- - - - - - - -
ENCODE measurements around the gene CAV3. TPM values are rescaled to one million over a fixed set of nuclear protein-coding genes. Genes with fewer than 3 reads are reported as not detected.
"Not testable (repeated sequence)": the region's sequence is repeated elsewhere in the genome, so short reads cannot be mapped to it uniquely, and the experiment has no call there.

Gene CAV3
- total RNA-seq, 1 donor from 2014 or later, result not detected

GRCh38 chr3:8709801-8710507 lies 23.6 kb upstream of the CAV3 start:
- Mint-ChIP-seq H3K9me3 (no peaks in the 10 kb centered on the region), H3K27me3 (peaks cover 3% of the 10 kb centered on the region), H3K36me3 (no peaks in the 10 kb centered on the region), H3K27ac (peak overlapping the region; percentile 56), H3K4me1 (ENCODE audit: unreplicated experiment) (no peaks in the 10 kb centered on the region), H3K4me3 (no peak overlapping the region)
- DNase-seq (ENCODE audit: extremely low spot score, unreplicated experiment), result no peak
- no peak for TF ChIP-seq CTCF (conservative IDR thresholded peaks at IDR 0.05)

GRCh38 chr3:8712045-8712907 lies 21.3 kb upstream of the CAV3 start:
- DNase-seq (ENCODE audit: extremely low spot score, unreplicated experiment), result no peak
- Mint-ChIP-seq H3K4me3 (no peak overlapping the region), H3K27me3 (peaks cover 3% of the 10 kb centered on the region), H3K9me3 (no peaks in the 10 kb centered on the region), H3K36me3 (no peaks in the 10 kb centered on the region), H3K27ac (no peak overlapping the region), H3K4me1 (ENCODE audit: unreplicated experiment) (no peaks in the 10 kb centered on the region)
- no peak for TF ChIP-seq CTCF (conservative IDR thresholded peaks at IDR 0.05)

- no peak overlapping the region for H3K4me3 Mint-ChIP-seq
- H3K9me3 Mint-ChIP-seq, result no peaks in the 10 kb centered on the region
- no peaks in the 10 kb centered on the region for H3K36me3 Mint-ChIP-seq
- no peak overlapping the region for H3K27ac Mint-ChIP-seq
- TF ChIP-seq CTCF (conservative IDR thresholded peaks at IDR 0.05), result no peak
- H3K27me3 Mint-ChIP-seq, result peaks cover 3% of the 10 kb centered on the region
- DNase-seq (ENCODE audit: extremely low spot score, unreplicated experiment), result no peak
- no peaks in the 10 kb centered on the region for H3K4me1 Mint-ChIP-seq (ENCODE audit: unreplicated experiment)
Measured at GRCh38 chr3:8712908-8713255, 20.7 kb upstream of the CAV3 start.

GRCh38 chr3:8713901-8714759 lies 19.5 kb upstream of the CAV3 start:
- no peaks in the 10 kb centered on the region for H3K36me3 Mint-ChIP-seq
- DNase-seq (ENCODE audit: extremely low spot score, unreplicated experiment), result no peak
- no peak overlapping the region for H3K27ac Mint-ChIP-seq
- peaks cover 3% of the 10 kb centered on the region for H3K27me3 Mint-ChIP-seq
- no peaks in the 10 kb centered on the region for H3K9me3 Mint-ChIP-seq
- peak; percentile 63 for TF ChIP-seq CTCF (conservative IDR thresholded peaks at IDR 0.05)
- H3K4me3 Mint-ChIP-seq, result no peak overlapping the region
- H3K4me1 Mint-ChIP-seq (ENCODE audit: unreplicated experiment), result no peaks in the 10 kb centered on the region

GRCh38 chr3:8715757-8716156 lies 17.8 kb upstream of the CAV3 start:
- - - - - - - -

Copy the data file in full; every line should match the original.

ENCODE measurements around the gene CAV3. TPM values are rescaled to one million over a fixed set of nuclear protein-coding genes. Genes with fewer than 3 reads are reported as not detected.
"Not testable (repeated sequence)": the region's sequence is repeated elsewhere in the genome, so short reads cannot be mapped to it uniquely, and the experiment has no call there.

Gene CAV3
- total RNA-seq, 1 donor from 2014 or later, result not detected

GRCh38 chr3:8709801-8710507 lies 23.6 kb upstream of the CAV3 start:
- Mint-ChIP-seq H3K9me3 (no peaks in the 10 kb centered on the region), H3K27me3 (peaks cover 3% of the 10 kb centered on the region), H3K36me3 (no peaks in the 10 kb centered on the region), H3K27ac (peak overlapping the region; percentile 56), H3K4me1 (ENCODE audit: unreplicated experiment) (no peaks in the 10 kb centered on the region), H3K4me3 (no peak overlapping the region)
- DNase-seq (ENCODE audit: extremely low spot score, unreplicated experiment), result no peak
- no peak for TF ChIP-seq CTCF (conservative IDR thresholded peaks at IDR 0.05)

GRCh38 chr3:8712045-8712907 lies 21.3 kb upstream of the CAV3 start:
- DNase-seq (ENCODE audit: extremely low spot score, unreplicated experiment), result no peak
- Mint-ChIP-seq H3K4me3 (no peak overlapping the region), H3K27me3 (peaks cover 3% of the 10 kb centered on the region), H3K9me3 (no peaks in the 10 kb centered on the region), H3K36me3 (no peaks in the 10 kb centered on the region), H3K27ac (no peak overlapping the region), H3K4me1 (ENCODE audit: unreplicated experiment) (no peaks in the 10 kb centered on the region)
- no peak for TF ChIP-seq CTCF (conservative IDR thresholded peaks at IDR 0.05)

- no peak overlapping the region for H3K4me3 Mint-ChIP-seq
- H3K9me3 Mint-ChIP-seq, result no peaks in the 10 kb centered on the region
- no peaks in the 10 kb centered on the region for H3K36me3 Mint-ChIP-seq
- no peak overlapping the region for H3K27ac Mint-ChIP-seq
- TF ChIP-seq CTCF (conservative IDR thresholded peaks at IDR 0.05), result no peak
- H3K27me3 Mint-ChIP-seq, result peaks cover 3% of the 10 kb centered on the region
- DNase-seq (ENCODE audit: extremely low spot score, unreplicated experiment), result no peak
- no peaks in the 10 kb centered on the region for H3K4me1 Mint-ChIP-seq (ENCODE audit: unreplicated experiment)
Measured at GRCh38 chr3:8712908-8713255, 20.7 kb upstream of the CAV3 start.

GRCh38 chr3:8713901-8714759 lies 19.5 kb upstream of the CAV3 start:
- no peaks in the 10 kb centered on the region for H3K36me3 Mint-ChIP-seq
- DNase-seq (ENCODE audit: extremely low spot score, unreplicated experiment), result no peak
- no peak overlapping the region for H3K27ac Mint-ChIP-seq
- peaks cover 3% of the 10 kb centered on the region for H3K27me3 Mint-ChIP-seq
- no peaks in the 10 kb centered on the region for H3K9me3 Mint-ChIP-seq
- peak; percentile 63 for TF ChIP-seq CTCF (conservative IDR thresholded peaks at IDR 0.05)
- H3K4me3 Mint-ChIP-seq, result no peak overlapping the region
- H3K4me1 Mint-ChIP-seq (ENCODE audit: unreplicated experiment), result no peaks in the 10 kb centered on the region

GRCh38 chr3:8715757-8716156 lies 17.8 kb upstream of the CAV3 start: